A data hackathon for undergraduate students sponsored by the American Statistical Association.
Analyze. Work in teams to tackle what's probably the richest, most complex dataset you've seen so far provided by a real-life organization. Students at any stage of their data science education and from any major are welcome.
Network. Meet other data science professionals as well as students from other colleges and university. Make connections that can enrich your education and help launch your career.
Experience. Take away a story to tell at future job interviews about how you met the challenges posed at DataFest, how you functioned under pressure, and how you would approach similar problems in the work place.
We recommend that every team member have a desktop or laptop available for use during the competition. You might find it helpful to have a mix of PCs and Macs since they have different strengths. We recommend that you make sure the software you will be using throughout the weekend is installed correctly and running on your computer before the competition. You will be working with a large dataset so make sure that you have the space for it on your drive.
You might want to have some of your favorite statistical or computational reference books ready to be used if you have them, and bookmark the pages that you regularly use.
The dataset you will be working with is quite. If you type a variable name to view it, it will take a while to display.
Therefore, remember these R commands: head(), tail(), str().
We strongly recommend you create a small data set that you can use to test things on. Then, if it works out, you can apply your procedure to the large dataset. Some procedures can take a frustratingly long time to run on large data sets, and so it will be comforting to know that your procedure works (because you tested it on a smaller data set) while you wait. We recommend taking a random sample of rows from the original data set, but there might be other approaches you find useful.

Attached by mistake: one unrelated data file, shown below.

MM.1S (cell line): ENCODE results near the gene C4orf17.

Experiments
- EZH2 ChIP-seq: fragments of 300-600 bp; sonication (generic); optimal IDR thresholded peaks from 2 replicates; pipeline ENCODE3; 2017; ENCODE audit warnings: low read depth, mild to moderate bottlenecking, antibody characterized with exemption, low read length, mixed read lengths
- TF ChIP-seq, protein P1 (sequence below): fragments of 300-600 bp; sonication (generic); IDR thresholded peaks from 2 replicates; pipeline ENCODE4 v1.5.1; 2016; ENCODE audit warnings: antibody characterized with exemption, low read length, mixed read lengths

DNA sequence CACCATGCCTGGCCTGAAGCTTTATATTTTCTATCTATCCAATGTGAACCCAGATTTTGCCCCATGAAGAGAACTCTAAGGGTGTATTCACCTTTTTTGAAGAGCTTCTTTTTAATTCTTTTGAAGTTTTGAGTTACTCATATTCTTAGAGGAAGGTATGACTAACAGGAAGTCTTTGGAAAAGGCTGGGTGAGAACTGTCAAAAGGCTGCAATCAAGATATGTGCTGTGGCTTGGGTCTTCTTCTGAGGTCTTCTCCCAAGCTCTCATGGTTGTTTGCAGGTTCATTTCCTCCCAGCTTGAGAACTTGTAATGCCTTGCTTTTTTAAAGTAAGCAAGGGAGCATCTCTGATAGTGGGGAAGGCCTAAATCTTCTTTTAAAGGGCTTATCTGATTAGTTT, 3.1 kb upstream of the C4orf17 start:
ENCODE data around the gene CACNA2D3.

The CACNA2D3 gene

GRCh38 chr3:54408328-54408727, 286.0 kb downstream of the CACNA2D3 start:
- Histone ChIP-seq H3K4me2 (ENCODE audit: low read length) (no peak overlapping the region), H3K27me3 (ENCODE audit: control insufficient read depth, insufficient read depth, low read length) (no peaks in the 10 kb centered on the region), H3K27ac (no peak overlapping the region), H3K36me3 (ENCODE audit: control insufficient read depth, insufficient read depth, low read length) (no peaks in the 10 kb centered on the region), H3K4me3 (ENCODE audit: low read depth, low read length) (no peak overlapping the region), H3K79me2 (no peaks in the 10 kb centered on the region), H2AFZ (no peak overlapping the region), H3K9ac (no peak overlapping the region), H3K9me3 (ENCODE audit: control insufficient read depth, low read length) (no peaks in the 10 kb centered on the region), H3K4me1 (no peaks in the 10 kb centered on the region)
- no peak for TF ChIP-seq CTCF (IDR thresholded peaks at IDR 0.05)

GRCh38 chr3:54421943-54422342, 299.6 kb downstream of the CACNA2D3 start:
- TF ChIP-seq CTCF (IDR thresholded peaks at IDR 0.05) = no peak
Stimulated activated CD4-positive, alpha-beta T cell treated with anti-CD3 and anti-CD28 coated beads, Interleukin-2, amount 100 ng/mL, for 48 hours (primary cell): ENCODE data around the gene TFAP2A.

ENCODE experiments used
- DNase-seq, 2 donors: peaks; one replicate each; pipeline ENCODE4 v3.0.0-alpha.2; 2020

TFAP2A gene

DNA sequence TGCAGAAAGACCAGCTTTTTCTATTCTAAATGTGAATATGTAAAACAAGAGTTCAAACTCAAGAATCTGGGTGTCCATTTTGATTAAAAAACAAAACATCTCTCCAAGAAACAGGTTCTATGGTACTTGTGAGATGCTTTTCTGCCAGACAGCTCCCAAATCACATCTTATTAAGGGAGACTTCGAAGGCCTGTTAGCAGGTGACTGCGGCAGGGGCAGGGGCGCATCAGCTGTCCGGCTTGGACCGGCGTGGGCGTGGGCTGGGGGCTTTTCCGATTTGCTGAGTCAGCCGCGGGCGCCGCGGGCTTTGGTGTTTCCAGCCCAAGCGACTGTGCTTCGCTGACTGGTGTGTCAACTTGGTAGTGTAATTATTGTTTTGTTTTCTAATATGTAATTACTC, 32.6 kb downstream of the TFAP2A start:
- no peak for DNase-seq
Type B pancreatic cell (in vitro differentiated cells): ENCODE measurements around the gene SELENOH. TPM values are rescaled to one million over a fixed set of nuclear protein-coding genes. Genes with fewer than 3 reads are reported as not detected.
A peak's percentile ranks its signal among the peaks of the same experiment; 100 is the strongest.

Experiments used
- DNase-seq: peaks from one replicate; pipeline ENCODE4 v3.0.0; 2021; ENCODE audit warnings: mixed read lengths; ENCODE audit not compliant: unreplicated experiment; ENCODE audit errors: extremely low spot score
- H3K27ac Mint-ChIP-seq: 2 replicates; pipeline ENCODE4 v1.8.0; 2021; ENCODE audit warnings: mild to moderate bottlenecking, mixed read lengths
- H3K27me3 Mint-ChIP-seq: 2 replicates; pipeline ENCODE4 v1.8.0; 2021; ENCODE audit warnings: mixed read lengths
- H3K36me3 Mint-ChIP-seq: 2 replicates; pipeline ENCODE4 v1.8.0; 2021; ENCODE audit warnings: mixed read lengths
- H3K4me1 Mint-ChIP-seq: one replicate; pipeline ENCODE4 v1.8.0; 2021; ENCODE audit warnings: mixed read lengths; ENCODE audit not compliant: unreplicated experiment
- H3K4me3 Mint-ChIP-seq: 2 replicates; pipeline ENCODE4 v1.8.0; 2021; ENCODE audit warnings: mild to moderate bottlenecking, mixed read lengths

Should members of your team drop out at the last minute, you might be merged with another team that is also missing members.
At all times between 9 am-12midnight there will be a friendly Consultant present. These are faculty, grad students, or other professionals with field-specific knowledge on the dataset. They all have different areas of expertise, so if you get stuck on something, ask someone else later. Feel free to ask anything. This is not an exam, but a collaboratory competition. Do not expect the Consultants to write code for you, do data management, etc. They are there to help point you in the right direction, but you're responsible for getting there on your own. The Schedule of Consultants will be made available at the beginning of the event.
Each team will have five minutes to present their findings to the judges.
Each team will be allowed at most three slides. Three. So at some point on Sunday, you might want to set aside time to think about what you want the judges to know. The five-minute time limit will be strictly enforced. All team members must be present for the presentation, but not all team members need to actually speak (given the time limitation).
Your presentation must be emailed to Ernest Fokoué. Allowed formats: PDF, PowerPoint, Keynote. If using a web-based tool like GoogleDocs or Prezi, please export to PDF and send the PDF as your submission, you will not have time to log on/off to your account during the presentations.
Along with your presentation, you will also turn in a one-page write-up of your project. You can think about this as the text of your presentation. The judges will refer to these during deliberation.
Awards will be given in three categories.
Best in Show: This is the main prize. We will give out two prizes for this category, one for graduate student teams and one for undergraduates.